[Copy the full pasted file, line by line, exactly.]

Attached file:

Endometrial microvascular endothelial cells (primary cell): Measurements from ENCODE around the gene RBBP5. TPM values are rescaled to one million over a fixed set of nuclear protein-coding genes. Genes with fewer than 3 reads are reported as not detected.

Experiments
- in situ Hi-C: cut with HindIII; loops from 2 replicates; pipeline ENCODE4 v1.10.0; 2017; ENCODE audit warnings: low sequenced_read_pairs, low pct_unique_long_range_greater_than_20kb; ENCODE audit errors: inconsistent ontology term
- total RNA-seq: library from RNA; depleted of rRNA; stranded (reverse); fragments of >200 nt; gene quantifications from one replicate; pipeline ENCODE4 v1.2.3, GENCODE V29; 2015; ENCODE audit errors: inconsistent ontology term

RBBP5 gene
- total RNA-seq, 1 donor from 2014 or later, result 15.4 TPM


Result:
Endometrial microvascular endothelial cells (primary cell): Measurements from ENCODE around the gene RBBP5. TPM values are rescaled to one million over a fixed set of nuclear protein-coding genes. Genes with fewer than 3 reads are reported as not detected.

Experiments
- in situ Hi-C: cut with HindIII; loops from 2 replicates; pipeline ENCODE4 v1.10.0; 2017; ENCODE audit warnings: low sequenced_read_pairs, low pct_unique_long_range_greater_than_20kb; ENCODE audit errors: inconsistent ontology term
- total RNA-seq: library from RNA; depleted of rRNA; stranded (reverse); fragments of >200 nt; gene quantifications from one replicate; pipeline ENCODE4 v1.2.3, GENCODE V29; 2015; ENCODE audit errors: inconsistent ontology term

RBBP5 gene
- total RNA-seq, 1 donor from 2014 or later, result 15.4 TPM